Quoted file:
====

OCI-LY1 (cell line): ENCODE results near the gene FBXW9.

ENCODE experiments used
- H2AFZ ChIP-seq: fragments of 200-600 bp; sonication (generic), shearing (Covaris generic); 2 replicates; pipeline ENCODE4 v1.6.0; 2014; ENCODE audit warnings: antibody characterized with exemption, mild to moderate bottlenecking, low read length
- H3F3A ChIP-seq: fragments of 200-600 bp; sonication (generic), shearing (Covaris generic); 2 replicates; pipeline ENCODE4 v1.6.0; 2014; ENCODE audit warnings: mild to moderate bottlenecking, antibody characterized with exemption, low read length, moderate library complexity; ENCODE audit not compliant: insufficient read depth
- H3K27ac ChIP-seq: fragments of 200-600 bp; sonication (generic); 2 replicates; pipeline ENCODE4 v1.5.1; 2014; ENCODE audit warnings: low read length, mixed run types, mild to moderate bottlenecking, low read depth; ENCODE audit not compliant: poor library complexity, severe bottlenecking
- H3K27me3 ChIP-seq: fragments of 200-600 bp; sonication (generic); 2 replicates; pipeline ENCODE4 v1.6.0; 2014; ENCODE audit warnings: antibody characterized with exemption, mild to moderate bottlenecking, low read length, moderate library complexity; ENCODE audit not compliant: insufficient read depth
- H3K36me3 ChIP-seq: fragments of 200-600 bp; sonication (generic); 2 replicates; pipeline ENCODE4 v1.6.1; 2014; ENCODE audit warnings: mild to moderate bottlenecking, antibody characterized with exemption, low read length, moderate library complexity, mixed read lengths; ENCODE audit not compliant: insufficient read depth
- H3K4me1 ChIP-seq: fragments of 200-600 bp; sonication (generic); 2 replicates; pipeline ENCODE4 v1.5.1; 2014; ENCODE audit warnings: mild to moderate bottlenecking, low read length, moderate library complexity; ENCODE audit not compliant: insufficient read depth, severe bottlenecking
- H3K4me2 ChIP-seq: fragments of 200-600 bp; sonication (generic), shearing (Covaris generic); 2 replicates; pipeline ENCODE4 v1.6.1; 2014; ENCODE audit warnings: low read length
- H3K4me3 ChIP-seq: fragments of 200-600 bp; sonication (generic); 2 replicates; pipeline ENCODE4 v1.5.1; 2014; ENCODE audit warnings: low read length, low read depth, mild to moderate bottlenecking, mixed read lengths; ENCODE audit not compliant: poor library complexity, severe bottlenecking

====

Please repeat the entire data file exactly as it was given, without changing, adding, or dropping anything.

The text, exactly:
OCI-LY1 (cell line): ENCODE results near the gene FBXW9.

ENCODE experiments used
- H2AFZ ChIP-seq: fragments of 200-600 bp; sonication (generic), shearing (Covaris generic); 2 replicates; pipeline ENCODE4 v1.6.0; 2014; ENCODE audit warnings: antibody characterized with exemption, mild to moderate bottlenecking, low read length
- H3F3A ChIP-seq: fragments of 200-600 bp; sonication (generic), shearing (Covaris generic); 2 replicates; pipeline ENCODE4 v1.6.0; 2014; ENCODE audit warnings: mild to moderate bottlenecking, antibody characterized with exemption, low read length, moderate library complexity; ENCODE audit not compliant: insufficient read depth
- H3K27ac ChIP-seq: fragments of 200-600 bp; sonication (generic); 2 replicates; pipeline ENCODE4 v1.5.1; 2014; ENCODE audit warnings: low read length, mixed run types, mild to moderate bottlenecking, low read depth; ENCODE audit not compliant: poor library complexity, severe bottlenecking
- H3K27me3 ChIP-seq: fragments of 200-600 bp; sonication (generic); 2 replicates; pipeline ENCODE4 v1.6.0; 2014; ENCODE audit warnings: antibody characterized with exemption, mild to moderate bottlenecking, low read length, moderate library complexity; ENCODE audit not compliant: insufficient read depth
- H3K36me3 ChIP-seq: fragments of 200-600 bp; sonication (generic); 2 replicates; pipeline ENCODE4 v1.6.1; 2014; ENCODE audit warnings: mild to moderate bottlenecking, antibody characterized with exemption, low read length, moderate library complexity, mixed read lengths; ENCODE audit not compliant: insufficient read depth
- H3K4me1 ChIP-seq: fragments of 200-600 bp; sonication (generic); 2 replicates; pipeline ENCODE4 v1.5.1; 2014; ENCODE audit warnings: mild to moderate bottlenecking, low read length, moderate library complexity; ENCODE audit not compliant: insufficient read depth, severe bottlenecking
- H3K4me2 ChIP-seq: fragments of 200-600 bp; sonication (generic), shearing (Covaris generic); 2 replicates; pipeline ENCODE4 v1.6.1; 2014; ENCODE audit warnings: low read length
- H3K4me3 ChIP-seq: fragments of 200-600 bp; sonication (generic); 2 replicates; pipeline ENCODE4 v1.5.1; 2014; ENCODE audit warnings: low read length, low read depth, mild to moderate bottlenecking, mixed read lengths; ENCODE audit not compliant: poor library complexity, severe bottlenecking